ROME — For the first time in 12 months, global commodity prices slipped in June 2021, according to the Food and Agricultural Organization (FAO).
The FAO’s Food Price Index, which tracks monthly changes in the international prices of commonly traded food commodities and was released on July 8, averaged 124.6 points in June 2021, down 2.5% from May, but still 33.9% higher than its level in the same period last year.
The FAO Cereal Price Index decreased 2.6% from May but remained 33.8% higher than its value in June 2020. A jump in Argentinian corn yield and supplies pushed prices down, dropping international maize prices 5%. Global wheat prices decreased 0.8% in June as a favourable outlook was supported by improved production prospects in many key producers despite the dry condition challenges in North America.
The FAO Vegetable Oil Price Index marked a four-month low by falling 9.8% due to lower international prices of palm, soy and sunflower oils.
The FAO also issued on July 8 the Cereals Supply and Demand Brief, a regular update on global production, consumption, trade and inventory trends.
The FAO did lower its 2021 global cereal production forecast to 2.817 billion tonnes but the estimate still remains 1.7%, or 47.8 million tonnes, higher than in 2020, which if completed would be a new record high.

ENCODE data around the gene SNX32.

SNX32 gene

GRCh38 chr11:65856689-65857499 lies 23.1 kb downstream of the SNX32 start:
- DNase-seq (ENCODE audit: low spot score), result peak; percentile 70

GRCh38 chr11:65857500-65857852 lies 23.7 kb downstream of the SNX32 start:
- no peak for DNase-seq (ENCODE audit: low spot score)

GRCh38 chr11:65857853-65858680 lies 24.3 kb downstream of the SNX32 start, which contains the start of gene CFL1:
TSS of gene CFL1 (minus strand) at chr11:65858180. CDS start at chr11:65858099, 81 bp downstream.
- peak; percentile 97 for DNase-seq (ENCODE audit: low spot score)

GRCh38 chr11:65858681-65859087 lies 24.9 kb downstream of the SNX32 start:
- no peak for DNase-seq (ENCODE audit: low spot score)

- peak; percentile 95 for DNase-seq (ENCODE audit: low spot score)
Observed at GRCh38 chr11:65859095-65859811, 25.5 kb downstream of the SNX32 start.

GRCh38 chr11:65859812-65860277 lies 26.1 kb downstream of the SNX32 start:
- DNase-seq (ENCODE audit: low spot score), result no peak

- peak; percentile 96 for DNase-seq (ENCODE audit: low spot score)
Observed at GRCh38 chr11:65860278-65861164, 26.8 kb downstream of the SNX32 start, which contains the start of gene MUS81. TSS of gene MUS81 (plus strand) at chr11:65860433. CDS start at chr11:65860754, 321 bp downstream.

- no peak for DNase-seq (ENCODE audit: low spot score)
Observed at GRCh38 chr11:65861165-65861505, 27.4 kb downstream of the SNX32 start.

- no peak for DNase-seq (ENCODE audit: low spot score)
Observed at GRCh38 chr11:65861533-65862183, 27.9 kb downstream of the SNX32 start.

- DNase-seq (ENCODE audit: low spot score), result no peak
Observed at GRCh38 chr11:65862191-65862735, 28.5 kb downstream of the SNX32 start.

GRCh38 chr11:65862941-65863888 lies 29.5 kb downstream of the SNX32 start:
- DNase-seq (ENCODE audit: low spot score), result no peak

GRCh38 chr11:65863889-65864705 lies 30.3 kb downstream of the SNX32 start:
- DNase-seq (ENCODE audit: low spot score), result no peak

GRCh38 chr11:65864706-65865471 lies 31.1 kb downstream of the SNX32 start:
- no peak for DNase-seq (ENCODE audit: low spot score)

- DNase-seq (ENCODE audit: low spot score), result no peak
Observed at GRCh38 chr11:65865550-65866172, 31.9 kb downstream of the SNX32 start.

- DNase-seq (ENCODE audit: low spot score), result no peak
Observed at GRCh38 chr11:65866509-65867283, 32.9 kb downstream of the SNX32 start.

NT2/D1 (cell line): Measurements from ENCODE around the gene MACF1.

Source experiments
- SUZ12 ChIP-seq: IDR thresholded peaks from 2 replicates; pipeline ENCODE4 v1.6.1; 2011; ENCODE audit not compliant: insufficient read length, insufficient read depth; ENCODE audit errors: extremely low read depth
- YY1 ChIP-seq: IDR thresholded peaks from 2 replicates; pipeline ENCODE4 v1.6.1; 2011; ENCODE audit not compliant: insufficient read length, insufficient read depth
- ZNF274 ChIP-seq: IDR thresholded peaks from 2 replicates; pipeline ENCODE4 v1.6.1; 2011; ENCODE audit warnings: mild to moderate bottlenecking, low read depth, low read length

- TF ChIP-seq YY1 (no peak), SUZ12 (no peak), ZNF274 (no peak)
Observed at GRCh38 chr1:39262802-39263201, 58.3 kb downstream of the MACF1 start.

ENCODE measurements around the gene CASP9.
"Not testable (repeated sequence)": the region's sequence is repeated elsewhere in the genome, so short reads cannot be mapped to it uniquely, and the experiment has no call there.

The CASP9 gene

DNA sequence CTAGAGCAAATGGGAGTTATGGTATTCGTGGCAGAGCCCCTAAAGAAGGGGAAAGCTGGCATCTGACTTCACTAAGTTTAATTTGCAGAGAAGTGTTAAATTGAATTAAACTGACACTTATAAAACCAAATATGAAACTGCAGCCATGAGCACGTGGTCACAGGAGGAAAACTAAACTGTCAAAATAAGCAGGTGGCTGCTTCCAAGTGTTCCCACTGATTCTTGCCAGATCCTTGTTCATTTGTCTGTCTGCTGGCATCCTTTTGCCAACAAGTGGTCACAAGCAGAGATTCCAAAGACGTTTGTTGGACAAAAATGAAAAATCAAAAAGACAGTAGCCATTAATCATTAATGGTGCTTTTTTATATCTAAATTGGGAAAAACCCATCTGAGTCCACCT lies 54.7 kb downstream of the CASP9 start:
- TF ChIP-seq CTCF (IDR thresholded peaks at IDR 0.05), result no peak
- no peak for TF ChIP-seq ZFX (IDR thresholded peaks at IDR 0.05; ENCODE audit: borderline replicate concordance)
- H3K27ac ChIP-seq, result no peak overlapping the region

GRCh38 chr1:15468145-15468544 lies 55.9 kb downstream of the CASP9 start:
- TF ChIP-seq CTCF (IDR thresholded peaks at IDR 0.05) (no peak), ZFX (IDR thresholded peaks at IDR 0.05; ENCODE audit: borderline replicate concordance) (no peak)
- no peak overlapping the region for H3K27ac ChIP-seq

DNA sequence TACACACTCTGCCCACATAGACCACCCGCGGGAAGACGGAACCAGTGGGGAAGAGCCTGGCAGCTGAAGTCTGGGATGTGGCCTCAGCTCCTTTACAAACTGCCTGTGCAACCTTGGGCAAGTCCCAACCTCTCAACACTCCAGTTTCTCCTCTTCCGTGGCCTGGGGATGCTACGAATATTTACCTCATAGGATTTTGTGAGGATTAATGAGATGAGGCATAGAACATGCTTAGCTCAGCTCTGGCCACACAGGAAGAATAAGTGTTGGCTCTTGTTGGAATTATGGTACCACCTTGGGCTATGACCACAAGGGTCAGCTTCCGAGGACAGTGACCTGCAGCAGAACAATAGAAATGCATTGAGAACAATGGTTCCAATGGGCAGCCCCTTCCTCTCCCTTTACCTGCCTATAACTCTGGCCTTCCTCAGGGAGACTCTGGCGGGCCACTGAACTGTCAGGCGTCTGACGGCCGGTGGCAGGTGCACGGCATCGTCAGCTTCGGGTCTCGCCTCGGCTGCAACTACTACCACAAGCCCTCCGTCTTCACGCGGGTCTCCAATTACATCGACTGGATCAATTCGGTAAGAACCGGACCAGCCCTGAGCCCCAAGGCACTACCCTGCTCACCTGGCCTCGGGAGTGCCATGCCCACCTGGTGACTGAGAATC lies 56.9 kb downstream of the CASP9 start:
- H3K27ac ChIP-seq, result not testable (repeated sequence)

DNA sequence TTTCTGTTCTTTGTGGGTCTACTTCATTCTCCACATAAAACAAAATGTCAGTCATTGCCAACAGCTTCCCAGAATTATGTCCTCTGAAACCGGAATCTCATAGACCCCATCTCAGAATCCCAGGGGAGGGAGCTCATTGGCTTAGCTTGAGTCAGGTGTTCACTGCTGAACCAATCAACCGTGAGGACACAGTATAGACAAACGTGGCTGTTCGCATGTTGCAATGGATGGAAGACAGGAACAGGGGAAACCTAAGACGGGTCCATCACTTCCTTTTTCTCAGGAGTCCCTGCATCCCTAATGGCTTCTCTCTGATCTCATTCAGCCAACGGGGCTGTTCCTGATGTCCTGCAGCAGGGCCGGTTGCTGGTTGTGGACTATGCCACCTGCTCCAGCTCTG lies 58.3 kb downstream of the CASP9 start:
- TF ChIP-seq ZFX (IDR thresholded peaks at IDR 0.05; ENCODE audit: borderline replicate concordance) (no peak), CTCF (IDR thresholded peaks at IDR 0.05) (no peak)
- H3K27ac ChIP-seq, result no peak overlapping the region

An expected decrease in Brazil’s corn production and forecasted dry weather dragged the FAO’s world coarse grain estimate down 3 million tonnes to 1.513 billion tonnes.
Similar to coarse grains, the FAO cut back its global wheat production forecast based on dry weather conditions to 748.7 million tonnes.
Unlike the other forecasts, global rice production is anticipated to tick up 1% to 519.5 million tonnes in 2021.
The FAO did decrease its world cereal utilization estimate for 2021-22 by 15 million tonnes to 2.81 billion tonnes. The organization based the decline on lower-than-earlier-anticipated utilization of corn in China for animal feed.
World cereal stocks are expected to increase 2.4% to 836 million tonnes by the end of the 2021-22 season. The FAO attributed the rise to higher corn stocks in China.
The FAO also raised its global trade in cereals forecast to a record 472 million tonnes, buoyed by large Chinese corn purchases.
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